I have a romcom blind spot. I grew up watching Mission Impossible and The Fifth Element, Interview with a Vampire and Independence Day on repeat. I can more readily quote these films than I can romantic comedies. And yet, despite my glaring romcom illiteracy, even I knew Rebel Wilson’s claim that she was the “first ever plus sized girl to play the lead in a romcom” was incorrect.
Influential plus sized women on Twitter, Clarkisha Kent and Nabela, went to work sharing their knowledge about why Wilson was wrong but also how her inaccurate claims erase the legacies of the plus sized women whose work paved the way for a Rebel Wilson to even exist. This erasure is compounded by the fact many of these plus sized women who starred as leads in romcoms decades before Rebel Wilson were black women. Valerie Complex kindly put together a listicle of plus sized women who have starred as leads in romcoms over the years who aren’t Rebel Wilson.
Many expected Wilson to just admit she misspoke. Instead she chose to follow the ways of Lena Dunham, the patron saint of white feminism, and double downed. “…I of course know of these moves but it was questionable as to whether: 1. Technically those actresses were plus size when filming those movies or 2. Technically those films are catogorized/billed as a studio rom-com with a sole lead. So there’s a slight gray area.” Good God in heaven! This commitment to being the first ever plus sized woman to lead a studio romcom has Wilson desperately clutching for technicalities that would posit her and not Queen Latifah or Mo’Nique, black women, as a pioneer. Being first in anything is important because it makes you a gate keeper, a standard bearer. Rebel Wilson is neither and it would appear she is big mad that she was 1. corrected and 2. corrected by women of colour.
“There you go again, Dani, putting words in people’s mouths. How do you know she’s big mad about being wrong?” I woke up this morning to news that Rebel Wilson had blocked both Clarkisha Kent and Nabela on Twitter. The whole internet including publishing behemoth Teen Vogue told Wilson she was wrong yet it is Kent and Nabela she has strength for. It is here that her erasure of women of colour becomes multi-layered in its toxicity.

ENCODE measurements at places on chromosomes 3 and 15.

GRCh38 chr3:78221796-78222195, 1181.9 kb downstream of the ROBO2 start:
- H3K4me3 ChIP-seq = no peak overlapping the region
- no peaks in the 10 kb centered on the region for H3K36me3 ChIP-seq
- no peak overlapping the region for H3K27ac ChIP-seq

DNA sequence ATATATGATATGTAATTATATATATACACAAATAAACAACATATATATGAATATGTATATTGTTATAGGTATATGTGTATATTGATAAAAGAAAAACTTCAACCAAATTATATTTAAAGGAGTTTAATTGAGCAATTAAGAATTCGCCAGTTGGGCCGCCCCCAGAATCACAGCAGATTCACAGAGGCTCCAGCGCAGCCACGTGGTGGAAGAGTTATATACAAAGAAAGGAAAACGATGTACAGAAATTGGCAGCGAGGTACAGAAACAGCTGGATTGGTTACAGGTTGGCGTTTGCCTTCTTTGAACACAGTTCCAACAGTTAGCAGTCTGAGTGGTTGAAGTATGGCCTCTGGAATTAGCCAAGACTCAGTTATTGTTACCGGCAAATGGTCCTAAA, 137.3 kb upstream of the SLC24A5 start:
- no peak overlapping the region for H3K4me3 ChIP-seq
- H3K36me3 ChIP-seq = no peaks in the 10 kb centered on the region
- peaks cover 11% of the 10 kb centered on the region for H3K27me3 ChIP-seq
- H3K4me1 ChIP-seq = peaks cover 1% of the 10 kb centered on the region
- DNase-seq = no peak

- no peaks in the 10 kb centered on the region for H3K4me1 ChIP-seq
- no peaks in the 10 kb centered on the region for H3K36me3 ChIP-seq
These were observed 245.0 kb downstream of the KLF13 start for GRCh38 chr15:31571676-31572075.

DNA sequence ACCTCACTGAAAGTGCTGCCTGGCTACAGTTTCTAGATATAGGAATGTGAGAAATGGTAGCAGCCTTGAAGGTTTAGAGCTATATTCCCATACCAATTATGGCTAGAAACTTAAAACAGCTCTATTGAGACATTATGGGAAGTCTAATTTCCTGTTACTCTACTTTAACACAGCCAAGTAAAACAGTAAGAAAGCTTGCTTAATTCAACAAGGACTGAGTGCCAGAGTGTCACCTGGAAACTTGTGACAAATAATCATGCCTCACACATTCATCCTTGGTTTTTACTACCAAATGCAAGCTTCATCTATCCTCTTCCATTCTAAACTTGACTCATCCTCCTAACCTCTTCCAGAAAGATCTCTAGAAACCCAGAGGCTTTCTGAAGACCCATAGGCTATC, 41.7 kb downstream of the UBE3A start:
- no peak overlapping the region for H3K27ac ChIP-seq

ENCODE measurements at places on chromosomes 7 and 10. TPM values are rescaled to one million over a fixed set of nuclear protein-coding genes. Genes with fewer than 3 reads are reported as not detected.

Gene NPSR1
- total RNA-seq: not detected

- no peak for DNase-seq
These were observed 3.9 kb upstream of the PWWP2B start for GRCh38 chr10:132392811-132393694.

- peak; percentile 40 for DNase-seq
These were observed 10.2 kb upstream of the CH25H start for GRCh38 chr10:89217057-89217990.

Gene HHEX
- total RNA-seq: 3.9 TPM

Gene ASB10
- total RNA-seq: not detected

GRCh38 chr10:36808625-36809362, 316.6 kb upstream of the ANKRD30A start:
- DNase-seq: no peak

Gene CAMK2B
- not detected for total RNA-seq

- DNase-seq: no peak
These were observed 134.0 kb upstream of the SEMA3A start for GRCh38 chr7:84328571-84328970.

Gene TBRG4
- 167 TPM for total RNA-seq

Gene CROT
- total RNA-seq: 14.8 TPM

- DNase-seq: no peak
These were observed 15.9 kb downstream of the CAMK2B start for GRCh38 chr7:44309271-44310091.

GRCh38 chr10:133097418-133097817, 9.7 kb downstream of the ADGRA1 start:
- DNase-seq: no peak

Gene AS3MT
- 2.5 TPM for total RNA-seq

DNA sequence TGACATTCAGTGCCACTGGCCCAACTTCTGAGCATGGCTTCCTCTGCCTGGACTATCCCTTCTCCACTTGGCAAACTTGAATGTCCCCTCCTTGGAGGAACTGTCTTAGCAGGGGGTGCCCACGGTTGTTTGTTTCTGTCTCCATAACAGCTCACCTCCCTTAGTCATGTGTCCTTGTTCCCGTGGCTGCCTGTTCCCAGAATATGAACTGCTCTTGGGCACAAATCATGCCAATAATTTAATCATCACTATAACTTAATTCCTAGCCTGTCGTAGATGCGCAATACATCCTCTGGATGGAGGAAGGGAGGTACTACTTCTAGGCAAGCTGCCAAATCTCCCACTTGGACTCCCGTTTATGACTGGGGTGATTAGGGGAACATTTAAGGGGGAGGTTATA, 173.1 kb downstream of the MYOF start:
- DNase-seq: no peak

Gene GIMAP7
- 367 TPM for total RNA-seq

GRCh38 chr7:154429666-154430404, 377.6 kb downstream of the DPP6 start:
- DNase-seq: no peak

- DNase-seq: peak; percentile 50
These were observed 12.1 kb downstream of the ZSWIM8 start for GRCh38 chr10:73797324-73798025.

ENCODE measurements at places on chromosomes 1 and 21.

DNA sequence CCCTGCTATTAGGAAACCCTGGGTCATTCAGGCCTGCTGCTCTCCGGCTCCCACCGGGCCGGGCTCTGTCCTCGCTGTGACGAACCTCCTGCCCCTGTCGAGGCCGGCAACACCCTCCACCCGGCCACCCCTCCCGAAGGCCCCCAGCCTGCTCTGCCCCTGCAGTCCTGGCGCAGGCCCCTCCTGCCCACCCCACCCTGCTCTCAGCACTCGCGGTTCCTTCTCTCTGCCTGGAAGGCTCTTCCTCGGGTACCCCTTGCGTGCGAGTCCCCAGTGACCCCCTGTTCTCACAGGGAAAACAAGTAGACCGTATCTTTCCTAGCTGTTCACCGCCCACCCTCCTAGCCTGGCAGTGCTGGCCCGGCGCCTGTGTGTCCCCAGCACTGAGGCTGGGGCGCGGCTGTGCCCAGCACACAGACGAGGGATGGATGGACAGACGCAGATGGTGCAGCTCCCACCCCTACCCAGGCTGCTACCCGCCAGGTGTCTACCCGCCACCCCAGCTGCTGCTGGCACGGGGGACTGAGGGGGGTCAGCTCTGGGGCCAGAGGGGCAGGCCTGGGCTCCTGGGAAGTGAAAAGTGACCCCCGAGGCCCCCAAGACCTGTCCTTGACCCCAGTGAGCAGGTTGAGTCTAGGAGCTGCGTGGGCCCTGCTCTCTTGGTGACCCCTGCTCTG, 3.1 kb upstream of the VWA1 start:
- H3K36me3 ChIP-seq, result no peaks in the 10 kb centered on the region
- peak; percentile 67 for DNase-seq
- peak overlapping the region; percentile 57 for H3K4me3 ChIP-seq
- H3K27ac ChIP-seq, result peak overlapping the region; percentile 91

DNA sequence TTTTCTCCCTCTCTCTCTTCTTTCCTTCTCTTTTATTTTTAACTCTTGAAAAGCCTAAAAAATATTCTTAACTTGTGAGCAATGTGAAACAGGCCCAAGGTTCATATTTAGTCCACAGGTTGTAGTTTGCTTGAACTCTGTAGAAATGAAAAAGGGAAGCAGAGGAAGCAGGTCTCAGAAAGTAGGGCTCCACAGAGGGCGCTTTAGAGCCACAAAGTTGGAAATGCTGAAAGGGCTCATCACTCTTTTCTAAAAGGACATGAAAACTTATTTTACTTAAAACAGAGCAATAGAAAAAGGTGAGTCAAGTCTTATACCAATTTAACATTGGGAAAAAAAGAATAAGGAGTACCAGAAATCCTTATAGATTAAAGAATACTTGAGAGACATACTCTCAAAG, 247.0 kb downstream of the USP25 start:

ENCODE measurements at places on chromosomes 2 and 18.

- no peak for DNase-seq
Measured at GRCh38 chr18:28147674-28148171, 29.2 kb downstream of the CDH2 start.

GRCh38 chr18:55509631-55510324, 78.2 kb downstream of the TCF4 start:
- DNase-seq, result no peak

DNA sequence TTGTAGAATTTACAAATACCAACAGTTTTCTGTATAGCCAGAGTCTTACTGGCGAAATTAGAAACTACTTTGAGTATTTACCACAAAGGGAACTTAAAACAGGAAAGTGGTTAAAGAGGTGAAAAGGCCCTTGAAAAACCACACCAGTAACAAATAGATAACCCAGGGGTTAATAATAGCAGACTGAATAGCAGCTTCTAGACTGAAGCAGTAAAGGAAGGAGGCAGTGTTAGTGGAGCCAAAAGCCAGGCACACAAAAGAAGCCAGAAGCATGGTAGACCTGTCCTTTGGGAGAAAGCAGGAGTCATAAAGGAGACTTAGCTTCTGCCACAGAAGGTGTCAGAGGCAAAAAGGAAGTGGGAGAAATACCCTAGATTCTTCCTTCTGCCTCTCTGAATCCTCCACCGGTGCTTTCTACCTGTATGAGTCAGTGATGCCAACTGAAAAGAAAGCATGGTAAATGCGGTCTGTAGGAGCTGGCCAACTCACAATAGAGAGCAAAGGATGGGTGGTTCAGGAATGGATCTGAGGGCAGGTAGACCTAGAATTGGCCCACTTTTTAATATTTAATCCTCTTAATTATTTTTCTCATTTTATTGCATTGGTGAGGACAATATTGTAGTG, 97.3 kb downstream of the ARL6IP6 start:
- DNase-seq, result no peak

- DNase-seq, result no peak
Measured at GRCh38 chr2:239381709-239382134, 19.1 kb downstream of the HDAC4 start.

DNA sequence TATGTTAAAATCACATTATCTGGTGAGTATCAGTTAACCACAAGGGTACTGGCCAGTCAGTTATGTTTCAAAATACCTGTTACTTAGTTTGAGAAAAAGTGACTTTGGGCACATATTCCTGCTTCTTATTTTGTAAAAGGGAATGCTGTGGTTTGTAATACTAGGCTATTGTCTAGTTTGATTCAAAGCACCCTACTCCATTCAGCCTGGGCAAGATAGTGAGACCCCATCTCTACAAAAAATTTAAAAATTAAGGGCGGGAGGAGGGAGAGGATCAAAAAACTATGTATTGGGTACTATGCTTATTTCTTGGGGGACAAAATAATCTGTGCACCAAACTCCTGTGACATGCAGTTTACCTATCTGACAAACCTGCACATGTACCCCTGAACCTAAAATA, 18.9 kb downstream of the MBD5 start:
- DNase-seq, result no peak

No one wakes up woke. It is important that we make mistakes, then learn and grow. Clarkisha Kent and Nabela taught me things I didn’t know. Just Wright, Last Holiday and Phat Girlz weren’t movies my taste in films gave me access to. I wouldn’t have been able to identify those as romcoms. Kent, Nabela and many others sharing information about those films made me go and download Last Holiday last night. I cried my little heart out.
In first questioning Queen Latifah and Mo’Nique’s plus sized credentials and then blocking the plus sized women who corrected her, Rebel Wilson told the plus sized community that the black women in cinema that came before her don’t count and that women of colour who correct her aren’t worth her time. There was an opportunity to share the wisdom of more knowledgeable women with her platform of 2.8 million followers. Instead she erased them from her view. Engaging with them would mean engaging with her privilege and acknowledging her blind spot where black plus sized black women are concerned. And that’s too much like hard work. It’s easier to have people believe you were the first, that your contributions alone are a body positivity game changer. When the truth is black women already had the game patterned so much so non-black women of colour needed their representations to see themselves. But by all means do what you need to do to promote your film cos everyone knows women of colour are acceptable collateral damage in white women’s quest to be first.